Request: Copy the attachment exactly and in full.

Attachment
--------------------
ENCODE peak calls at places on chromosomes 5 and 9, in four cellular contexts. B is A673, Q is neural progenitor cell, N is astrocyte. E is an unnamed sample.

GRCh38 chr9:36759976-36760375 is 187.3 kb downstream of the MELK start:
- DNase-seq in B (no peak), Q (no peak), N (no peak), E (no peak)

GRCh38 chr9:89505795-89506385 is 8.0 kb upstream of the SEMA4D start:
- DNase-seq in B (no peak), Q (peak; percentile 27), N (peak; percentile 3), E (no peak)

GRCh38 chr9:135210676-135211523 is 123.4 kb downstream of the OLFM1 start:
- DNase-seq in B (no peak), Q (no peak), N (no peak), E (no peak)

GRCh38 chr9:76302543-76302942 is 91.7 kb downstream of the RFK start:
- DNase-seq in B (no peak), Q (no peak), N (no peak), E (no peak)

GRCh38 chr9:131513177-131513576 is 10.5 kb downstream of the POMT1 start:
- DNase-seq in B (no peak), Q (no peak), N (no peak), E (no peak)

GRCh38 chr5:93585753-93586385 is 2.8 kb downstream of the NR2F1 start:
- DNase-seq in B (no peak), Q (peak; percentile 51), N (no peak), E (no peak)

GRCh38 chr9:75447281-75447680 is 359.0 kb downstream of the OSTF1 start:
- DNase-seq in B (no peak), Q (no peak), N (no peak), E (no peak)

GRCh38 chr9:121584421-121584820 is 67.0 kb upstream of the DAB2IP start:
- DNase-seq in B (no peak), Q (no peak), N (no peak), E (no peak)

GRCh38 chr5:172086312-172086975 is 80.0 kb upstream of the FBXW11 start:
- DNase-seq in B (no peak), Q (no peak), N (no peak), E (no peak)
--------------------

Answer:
ENCODE peak calls at places on chromosomes 5 and 9, in four cellular contexts. B is A673, Q is neural progenitor cell, N is astrocyte. E is an unnamed sample.

GRCh38 chr9:36759976-36760375 is 187.3 kb downstream of the MELK start:
- DNase-seq in B (no peak), Q (no peak), N (no peak), E (no peak)

GRCh38 chr9:89505795-89506385 is 8.0 kb upstream of the SEMA4D start:
- DNase-seq in B (no peak), Q (peak; percentile 27), N (peak; percentile 3), E (no peak)

GRCh38 chr9:135210676-135211523 is 123.4 kb downstream of the OLFM1 start:
- DNase-seq in B (no peak), Q (no peak), N (no peak), E (no peak)

GRCh38 chr9:76302543-76302942 is 91.7 kb downstream of the RFK start:
- DNase-seq in B (no peak), Q (no peak), N (no peak), E (no peak)

GRCh38 chr9:131513177-131513576 is 10.5 kb downstream of the POMT1 start:
- DNase-seq in B (no peak), Q (no peak), N (no peak), E (no peak)

GRCh38 chr5:93585753-93586385 is 2.8 kb downstream of the NR2F1 start:
- DNase-seq in B (no peak), Q (peak; percentile 51), N (no peak), E (no peak)

GRCh38 chr9:75447281-75447680 is 359.0 kb downstream of the OSTF1 start:
- DNase-seq in B (no peak), Q (no peak), N (no peak), E (no peak)

GRCh38 chr9:121584421-121584820 is 67.0 kb upstream of the DAB2IP start:
- DNase-seq in B (no peak), Q (no peak), N (no peak), E (no peak)

GRCh38 chr5:172086312-172086975 is 80.0 kb upstream of the FBXW11 start:
- DNase-seq in B (no peak), Q (no peak), N (no peak), E (no peak)